Wednesday, June 04, 2014

Wildfly and Resteasy are missing support for FastInfoset collection and map...

so, if you have a REST resource returning a java.util.List or a java.util.Map, like:
@Path("people")
@Produces({"application/fastinfoset"})
@Consumes({"*/*"})
public class SomeResource {
  
  @GET
  public List<SomeType> getAll() {
  ...
    
  // and / or

  @GET
  @Path("/map")
  public Map<String, SomeType> getMap() {
  ...
and you try to access it (e.g. curl -H "Accept: application/fastinfoset" http://localhost:8080/.../resources/map) you will see

Could not find MessageBodyWriter for response object of type: java.util.ArrayList of media type: application/fastinfoset

or

Could not find MessageBodyWriter for response object of type: java.util.LinkedHashMap of media type: application/fastinfoset Unfortunately Resteasy "forgot" to implement two following classes:

@Provider
@Consumes("application/*+fastinfoset")
@Produces("application/*+fastinfoset")
public class FastInfosetCollectionProvider extends org.jboss.resteasy.plugins.providers.jaxb.CollectionProvider {
  @Override
  protected boolean suppressExpandEntityExpansion() {
    return false;
  }
}
@Provider
@Consumes("application/*+fastinfoset")
@Produces("application/*+fastinfoset")
public class FastInfosetMapProvider extends org.jboss.resteasy.plugins.providers.jaxb.MapProvider {
  @Override
  protected boolean suppressExpandEntityExpansion() {
    return false;
  }
}
I already sent my pull request, but in case it is never merged, you just have to provide two classes I showed above to make it work.

Tuesday, May 27, 2014

How to convert broken FastInfoset stream into XML?

Have you ever received a broken FastInfoset (FI) stream? Or maybe, your logging infrastructure is truncating the logs so FI messages are incomplete? If you try this piece of code:
import java.io.IOException;

import org.xml.sax.InputSource;
import org.xml.sax.SAXException;
import org.xml.sax.XMLReader;

import com.sun.org.apache.xml.internal.serialize.OutputFormat;
import com.sun.org.apache.xml.internal.serialize.XMLSerializer;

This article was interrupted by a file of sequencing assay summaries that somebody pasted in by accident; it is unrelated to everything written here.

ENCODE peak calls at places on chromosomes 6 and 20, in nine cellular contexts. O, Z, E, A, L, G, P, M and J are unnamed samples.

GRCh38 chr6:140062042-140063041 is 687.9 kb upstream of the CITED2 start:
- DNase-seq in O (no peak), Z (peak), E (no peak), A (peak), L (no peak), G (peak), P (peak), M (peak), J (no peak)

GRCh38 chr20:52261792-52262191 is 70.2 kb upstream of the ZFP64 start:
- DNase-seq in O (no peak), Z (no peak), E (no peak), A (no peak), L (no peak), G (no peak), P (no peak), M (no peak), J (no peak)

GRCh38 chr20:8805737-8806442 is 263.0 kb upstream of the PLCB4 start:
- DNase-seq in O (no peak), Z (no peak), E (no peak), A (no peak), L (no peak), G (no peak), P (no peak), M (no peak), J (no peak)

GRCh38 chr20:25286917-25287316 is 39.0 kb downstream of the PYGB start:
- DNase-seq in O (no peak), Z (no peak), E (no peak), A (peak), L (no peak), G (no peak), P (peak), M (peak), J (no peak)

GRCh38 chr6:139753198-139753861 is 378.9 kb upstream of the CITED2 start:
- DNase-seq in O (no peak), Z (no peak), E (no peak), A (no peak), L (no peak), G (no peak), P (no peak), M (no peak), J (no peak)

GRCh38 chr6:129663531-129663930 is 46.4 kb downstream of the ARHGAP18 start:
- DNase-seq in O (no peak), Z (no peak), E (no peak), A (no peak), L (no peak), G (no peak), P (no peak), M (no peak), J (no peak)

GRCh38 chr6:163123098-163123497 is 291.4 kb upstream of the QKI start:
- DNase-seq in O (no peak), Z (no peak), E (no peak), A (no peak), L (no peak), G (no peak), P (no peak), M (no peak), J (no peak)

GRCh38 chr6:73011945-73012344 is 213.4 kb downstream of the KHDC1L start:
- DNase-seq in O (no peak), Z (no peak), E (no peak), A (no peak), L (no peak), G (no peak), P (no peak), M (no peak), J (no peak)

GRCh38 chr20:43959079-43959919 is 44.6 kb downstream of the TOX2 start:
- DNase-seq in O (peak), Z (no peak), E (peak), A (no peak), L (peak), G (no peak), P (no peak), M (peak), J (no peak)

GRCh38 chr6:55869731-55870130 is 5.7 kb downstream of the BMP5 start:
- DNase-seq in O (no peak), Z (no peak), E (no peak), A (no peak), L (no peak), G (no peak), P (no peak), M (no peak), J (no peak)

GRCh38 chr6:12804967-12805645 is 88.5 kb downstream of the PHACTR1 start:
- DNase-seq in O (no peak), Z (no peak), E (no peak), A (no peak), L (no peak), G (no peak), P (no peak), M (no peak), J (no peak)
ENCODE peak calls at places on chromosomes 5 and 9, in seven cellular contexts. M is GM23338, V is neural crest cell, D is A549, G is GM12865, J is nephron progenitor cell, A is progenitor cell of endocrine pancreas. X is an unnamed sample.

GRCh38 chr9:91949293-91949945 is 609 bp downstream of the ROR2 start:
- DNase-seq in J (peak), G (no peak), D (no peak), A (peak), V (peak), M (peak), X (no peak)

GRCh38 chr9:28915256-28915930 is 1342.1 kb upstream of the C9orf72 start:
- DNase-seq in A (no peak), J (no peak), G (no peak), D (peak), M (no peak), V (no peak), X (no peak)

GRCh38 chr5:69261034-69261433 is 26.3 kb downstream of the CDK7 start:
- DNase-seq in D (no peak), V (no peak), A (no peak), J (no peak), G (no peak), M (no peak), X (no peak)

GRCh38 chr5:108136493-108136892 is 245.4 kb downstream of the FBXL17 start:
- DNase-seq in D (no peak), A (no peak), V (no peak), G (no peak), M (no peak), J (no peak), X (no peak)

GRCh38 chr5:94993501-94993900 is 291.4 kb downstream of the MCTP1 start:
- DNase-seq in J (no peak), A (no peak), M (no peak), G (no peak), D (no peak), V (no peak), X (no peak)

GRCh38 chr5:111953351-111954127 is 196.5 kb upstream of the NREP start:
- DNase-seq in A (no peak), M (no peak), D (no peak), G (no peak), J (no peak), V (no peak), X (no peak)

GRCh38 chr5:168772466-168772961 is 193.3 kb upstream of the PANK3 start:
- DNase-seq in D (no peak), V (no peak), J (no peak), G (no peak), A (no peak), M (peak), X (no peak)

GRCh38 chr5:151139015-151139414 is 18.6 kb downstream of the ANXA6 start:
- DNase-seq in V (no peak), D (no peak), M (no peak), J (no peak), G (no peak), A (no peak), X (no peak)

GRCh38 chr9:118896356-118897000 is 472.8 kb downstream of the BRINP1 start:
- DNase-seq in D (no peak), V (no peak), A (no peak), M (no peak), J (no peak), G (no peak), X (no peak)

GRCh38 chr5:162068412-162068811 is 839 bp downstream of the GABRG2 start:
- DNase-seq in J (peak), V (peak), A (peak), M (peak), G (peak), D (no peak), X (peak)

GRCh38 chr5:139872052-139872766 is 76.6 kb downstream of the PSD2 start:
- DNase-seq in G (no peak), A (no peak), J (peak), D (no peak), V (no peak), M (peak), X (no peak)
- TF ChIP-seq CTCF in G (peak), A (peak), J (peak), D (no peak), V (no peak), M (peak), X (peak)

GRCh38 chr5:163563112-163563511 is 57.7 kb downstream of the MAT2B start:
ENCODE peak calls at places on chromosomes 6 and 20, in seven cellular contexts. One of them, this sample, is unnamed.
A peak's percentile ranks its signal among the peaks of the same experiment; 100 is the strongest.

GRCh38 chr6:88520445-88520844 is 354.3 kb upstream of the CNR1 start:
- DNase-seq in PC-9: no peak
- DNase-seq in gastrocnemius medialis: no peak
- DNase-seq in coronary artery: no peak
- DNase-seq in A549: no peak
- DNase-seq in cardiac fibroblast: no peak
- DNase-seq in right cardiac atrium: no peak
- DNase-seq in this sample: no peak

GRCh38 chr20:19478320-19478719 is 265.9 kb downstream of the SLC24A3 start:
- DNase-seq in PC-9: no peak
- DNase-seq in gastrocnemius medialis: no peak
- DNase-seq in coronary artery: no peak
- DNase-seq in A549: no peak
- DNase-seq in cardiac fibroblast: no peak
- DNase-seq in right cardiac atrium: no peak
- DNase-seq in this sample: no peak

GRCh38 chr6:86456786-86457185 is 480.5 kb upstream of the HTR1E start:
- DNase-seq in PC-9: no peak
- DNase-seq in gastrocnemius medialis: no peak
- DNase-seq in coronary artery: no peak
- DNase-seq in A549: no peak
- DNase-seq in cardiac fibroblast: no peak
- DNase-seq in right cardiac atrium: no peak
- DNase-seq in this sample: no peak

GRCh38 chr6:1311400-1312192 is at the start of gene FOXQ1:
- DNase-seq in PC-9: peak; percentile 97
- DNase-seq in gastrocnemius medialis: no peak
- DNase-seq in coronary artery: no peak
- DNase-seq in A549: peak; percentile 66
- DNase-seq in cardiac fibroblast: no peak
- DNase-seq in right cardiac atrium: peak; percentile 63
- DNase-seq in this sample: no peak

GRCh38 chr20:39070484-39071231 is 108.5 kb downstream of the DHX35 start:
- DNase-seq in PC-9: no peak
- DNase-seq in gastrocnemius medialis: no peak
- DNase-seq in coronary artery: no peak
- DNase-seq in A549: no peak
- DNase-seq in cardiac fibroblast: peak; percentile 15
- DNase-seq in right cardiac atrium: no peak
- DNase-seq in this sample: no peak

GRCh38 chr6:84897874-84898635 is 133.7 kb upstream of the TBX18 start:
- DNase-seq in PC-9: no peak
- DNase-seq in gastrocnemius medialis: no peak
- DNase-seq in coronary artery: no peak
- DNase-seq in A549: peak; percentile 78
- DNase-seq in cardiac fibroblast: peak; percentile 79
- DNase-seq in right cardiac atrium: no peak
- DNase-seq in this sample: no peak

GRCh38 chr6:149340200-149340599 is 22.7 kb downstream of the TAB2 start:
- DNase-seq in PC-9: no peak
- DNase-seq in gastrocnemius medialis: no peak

import com.sun.org.apache.xml.internal.serializer.Method;
import com.sun.xml.internal.fastinfoset.sax.SAXDocumentParser;

public class FiDecoder {

  public static void main(String[] args) throws IOException, SAXException {
    XMLReader saxReader = new SAXDocumentParser();
    OutputFormat format = new OutputFormat(Method.XML, null, false);
    format.setOmitXMLDeclaration(true);
    XMLSerializer handler = new XMLSerializer(System.out, format);
    saxReader.setContentHandler(handler);
    saxReader.parse(new InputSource(System.in));
  }
}
on a broken FI stream (e.g. PersonMap-broken.fi) you will see just an exception, no XML in the standard output. The problem is that the internal buffer hold by XMLSerializer has not been flushed yet and in case of error it is just dropped. It's a problem for small FI documents where buffer has no chance to be filled up before EOF or invalid FI character. Fortunately there is a simple solution. You just need to extend XMLSerializer and handle error case correctly:
import java.io.IOException;
import java.io.PrintStream;

import org.xml.sax.ErrorHandler;
import org.xml.sax.SAXException;
import org.xml.sax.SAXParseException;

import com.sun.org.apache.xml.internal.serialize.OutputFormat;
import com.sun.org.apache.xml.internal.serialize.XMLSerializer;

public class XmlAutoFlushHandler extends XMLSerializer implements ErrorHandler {

  public XmlAutoFlushHandler(PrintStream out, OutputFormat format) {
    super(out, format);
  }
  
  @Override
  public void fatalError(SAXParseException exception) throws SAXException {
    try {
      _printer.flush();
    } catch (IOException e) {
      throw new IllegalStateException("unable to flush the stream", e);
    }
  }

  //remainder omitted
}
Finally you have to slightly modify FiDecoder class:
    XmlAutoFlushHandler handler = new XmlAutoFlushHandler(System.out, format);
    saxReader.setContentHandler(handler);
    saxReader.setErrorHandler(handler);
    try {
      saxReader.parse(new InputSource(System.in));
    } catch (IOException | SAXException e) {
      // I don't care
    }
Done! Now when you try PersonMap-broken.fi, you will see incomplete XML (which is correct) and no exception.

Monday, December 09, 2013

CXF / Spring integration using @Configuration annotation

If you develop JAX-WS services and run outside of Java EE container (that supports e.g. @WebService annotation) you probably use Apache CXF. If you want to integrate your services with CDI (again, outside of Java EE container), you probably use CXF / Spring integration - http://cxf.apache.org/docs/writing-a-service-with-spring.html

This works fine, but the problem is if you want to use exclusively annotations and you don't use XML-base Spring configuration.